News / Africa

Libya Suspended from UN Human Rights Council

US UN Ambassador Susan Rice speaks in the UN General Assembly at UN headquarters in New York after a vote to suspend Libya from the UN Human Rights Council, March 1, 2011
US UN Ambassador Susan Rice speaks in the UN General Assembly at UN headquarters in New York after a vote to suspend Libya from the UN Human Rights Council, March 1, 2011
Margaret Besheer

The United Nations General Assembly has voted unanimously to suspend Libya’s membership in the U.N. Human Rights Council for gross human rights violations committed during its two-week crackdown on anti-government protesters. This is the first time a country has been suspended from the Geneva-based council.

More than 50 nations co-sponsored the measure, which was adopted by consensus. Lebanon’s U.N. Ambassador Nawaf Salam introduced the measure, saying the suspension is an exceptional, and hopefully temporary, measure.

The one-page resolution expresses "deep concern" about the human rights situation in Libya and notes that the General Assembly may suspend membership in the Human Rights Council if a member of that council commits gross and systematic violations of human rights.

U.S. Ambassador Susan Rice said the move is a harsh rebuke to Libya’s leadership, but one that it brought upon itself. She called again for Libyan leader Moammar Gadhafi to step down.

"He has lost any legitimacy to rule. He must go, and he must go now. The protests in Libya are being driven by the people of Libya. This is about the universal human rights of the Libyan people and all people, and about a regime that has failed to meet its responsibility to protect its own population," she said.

Speaking on behalf of African states, the representative of Mauritius expressed support for the suspension and said his region is deeply concerned about the ongoing situation in Libya.

"The international community must send a strong message to those who are responsible for violence against the Libyan people, and to the people of Libya expressing their legitimate aspirations, that it is not indifferent to gross and systemic violations of human rights, and that the international community respects the right of peaceful demonstrators to express their legitimate aspirations," he said.

Hungary’s Ambassador Csaba Kőrösi spoke on behalf of the European Union, stressing that the suspension is not a punishment for the Libyan people. "On the contrary, it is a resounding message of solidarity with them, and of extreme concern for their plight," he said.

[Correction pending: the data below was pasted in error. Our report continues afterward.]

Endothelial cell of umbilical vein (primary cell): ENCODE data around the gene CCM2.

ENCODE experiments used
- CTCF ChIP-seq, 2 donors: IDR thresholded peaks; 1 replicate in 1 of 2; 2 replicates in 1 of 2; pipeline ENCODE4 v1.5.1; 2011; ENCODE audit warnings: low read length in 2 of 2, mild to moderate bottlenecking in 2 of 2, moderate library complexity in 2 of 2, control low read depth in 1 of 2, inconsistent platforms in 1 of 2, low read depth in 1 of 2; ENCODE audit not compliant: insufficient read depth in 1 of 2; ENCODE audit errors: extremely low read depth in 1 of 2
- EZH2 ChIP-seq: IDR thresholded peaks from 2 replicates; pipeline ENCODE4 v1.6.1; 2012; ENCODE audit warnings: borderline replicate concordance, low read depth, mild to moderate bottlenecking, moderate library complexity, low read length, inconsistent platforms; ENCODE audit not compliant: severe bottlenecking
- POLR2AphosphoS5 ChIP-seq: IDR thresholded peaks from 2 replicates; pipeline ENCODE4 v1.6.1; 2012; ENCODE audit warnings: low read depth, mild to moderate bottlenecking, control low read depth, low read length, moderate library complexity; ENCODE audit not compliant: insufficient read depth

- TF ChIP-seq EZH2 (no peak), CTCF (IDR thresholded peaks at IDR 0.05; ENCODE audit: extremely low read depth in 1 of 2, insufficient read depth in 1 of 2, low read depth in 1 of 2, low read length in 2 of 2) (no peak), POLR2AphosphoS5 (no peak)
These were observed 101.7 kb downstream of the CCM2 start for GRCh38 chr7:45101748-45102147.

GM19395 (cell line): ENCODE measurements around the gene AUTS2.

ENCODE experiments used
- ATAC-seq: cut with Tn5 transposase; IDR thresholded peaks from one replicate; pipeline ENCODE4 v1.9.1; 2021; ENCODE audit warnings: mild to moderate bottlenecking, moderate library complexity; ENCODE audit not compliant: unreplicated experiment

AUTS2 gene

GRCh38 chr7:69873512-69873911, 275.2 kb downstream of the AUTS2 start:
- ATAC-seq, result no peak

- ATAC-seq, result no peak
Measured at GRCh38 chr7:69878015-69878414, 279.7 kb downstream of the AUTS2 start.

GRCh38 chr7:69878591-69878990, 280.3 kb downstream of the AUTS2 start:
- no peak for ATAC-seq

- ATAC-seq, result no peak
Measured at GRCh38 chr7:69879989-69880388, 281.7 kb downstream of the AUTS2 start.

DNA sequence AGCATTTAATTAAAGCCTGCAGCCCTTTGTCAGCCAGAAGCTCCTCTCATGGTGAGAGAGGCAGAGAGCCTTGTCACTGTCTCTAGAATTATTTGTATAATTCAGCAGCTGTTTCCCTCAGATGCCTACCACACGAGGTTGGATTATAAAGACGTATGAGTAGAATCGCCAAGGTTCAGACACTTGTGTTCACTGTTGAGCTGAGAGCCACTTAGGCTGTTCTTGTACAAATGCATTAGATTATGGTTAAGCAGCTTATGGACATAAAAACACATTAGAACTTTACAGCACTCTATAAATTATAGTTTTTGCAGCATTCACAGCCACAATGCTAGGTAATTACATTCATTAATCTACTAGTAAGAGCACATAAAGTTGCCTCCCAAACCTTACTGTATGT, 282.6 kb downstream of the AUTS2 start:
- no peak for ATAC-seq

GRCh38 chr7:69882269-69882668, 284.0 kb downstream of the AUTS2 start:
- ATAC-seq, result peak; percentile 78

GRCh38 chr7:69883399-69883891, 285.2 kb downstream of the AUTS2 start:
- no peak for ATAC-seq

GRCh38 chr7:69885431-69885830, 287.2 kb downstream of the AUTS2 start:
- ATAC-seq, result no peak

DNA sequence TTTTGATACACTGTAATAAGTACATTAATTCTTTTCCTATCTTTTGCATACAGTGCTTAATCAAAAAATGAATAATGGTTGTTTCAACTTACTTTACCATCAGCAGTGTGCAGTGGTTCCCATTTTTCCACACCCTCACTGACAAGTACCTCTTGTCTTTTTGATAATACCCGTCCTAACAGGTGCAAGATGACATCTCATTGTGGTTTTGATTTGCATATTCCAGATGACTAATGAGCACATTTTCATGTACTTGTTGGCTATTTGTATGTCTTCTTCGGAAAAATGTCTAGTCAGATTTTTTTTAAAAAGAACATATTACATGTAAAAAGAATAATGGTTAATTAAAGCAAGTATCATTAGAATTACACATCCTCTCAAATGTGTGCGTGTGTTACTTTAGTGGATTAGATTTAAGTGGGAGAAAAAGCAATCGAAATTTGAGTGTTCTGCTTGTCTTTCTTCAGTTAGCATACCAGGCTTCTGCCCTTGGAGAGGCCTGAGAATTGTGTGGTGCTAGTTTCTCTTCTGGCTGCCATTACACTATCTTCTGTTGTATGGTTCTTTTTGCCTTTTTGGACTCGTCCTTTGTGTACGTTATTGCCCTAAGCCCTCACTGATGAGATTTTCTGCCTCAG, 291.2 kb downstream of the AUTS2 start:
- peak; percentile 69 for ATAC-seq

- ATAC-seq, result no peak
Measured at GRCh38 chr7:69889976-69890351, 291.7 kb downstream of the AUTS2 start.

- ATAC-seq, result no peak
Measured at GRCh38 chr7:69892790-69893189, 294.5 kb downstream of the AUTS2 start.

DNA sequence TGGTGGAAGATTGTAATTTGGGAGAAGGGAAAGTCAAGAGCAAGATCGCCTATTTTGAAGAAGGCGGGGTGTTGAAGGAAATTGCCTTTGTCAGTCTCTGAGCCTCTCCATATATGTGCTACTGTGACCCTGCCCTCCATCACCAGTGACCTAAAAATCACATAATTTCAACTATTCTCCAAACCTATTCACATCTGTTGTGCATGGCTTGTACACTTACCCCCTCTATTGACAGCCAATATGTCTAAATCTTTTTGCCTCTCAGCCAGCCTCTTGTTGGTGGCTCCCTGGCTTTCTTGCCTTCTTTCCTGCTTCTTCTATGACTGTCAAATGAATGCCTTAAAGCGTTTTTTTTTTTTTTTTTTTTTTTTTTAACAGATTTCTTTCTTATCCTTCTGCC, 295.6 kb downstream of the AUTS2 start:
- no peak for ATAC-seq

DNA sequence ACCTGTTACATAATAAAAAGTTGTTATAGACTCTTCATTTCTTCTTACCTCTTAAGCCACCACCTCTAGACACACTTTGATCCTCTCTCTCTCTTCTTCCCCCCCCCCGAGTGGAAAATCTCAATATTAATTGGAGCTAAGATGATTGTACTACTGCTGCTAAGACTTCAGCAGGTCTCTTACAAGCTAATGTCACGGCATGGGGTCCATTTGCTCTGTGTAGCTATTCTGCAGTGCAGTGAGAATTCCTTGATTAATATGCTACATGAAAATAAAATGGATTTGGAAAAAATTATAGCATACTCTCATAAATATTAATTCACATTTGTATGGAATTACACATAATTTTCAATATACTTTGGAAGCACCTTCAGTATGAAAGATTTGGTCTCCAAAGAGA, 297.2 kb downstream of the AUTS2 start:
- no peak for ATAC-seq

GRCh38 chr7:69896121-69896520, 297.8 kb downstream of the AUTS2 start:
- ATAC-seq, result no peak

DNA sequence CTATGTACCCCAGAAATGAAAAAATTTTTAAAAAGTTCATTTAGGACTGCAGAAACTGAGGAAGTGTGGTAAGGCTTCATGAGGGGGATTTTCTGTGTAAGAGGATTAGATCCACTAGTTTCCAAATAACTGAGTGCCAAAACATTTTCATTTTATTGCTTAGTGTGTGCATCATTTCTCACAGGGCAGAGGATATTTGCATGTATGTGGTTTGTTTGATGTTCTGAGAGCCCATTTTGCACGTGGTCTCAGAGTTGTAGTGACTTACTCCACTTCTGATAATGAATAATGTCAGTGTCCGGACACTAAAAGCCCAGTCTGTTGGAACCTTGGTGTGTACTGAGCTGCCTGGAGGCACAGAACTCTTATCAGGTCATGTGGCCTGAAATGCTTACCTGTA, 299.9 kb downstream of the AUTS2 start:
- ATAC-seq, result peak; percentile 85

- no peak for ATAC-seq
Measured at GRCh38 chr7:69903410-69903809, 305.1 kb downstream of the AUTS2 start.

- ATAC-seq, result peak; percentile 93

The Human Rights Council is made up of 47 states whose responsibility is to strengthen the promotion and protection of human rights worldwide. Its critics say members include such human rights violators as China, Angola, Cuba and, until today, Libya, and that the council often unfairly targets Israel.

Also during Tuesday’s session, U.N. Secretary-General Ban Ki-moon briefed member states on the growing humanitarian crisis in Libya and along its borders with Tunisia and Egypt, where tens of thousands of migrant workers have fled the violence.

He announced he is planning to appoint a special envoy within the coming week who will work closely with regional governments and the international community to coordinate the United Nations response.

Follow our Middle East reports on Twitter
and discuss them on our Facebook page.

You May Like

Photogallery Oxfam: Ebola Could Be 'Disaster of Our Generation'

Meanwhile, Fidel Castro, the former leader of Cuba, says the Caribbean island nation will 'gladly cooperate' with the US in the fight against Ebola in West Africa More

Multimedia Kobani Fighting Sends 400,000 Refugees to Turkey

Refugees receive help from Turkish authorities and individuals, but say much more is needed More

India’s Ruling Nationalist Party Makes Gains in Regional Elections

Bharatiya Janata Party’s huge margin over its rivals puts it on course to form governments in the northern Haryana and western Maharashtra states More

This forum has been closed.
Comments
     
There are no comments in this forum. Be first and add one

Featured Videos

Your JavaScript is turned off or you have an old version of Adobe's Flash Player. Get the latest Flash player.
Exclusive: American Joins Kurds' Anti-IS Fighti
X
Zana Omer
October 18, 2014 6:37 PM
The United States and other Western nations have expressed alarm about their citizens joining Islamic State forces in Syria and Iraq. In a rare counterpoint to the phenomenon, an American has taken up arms with the militants' Syrian Kurdish opponents. Elizabeth Arrott has more in this exclusive profile by VOA Kurdish reporter Zana Omer in Ras al Ayn, Syria.
Video

Video Exclusive: American Joins Kurds' Anti-IS Fight

The United States and other Western nations have expressed alarm about their citizens joining Islamic State forces in Syria and Iraq. In a rare counterpoint to the phenomenon, an American has taken up arms with the militants' Syrian Kurdish opponents. Elizabeth Arrott has more in this exclusive profile by VOA Kurdish reporter Zana Omer in Ras al Ayn, Syria.
Video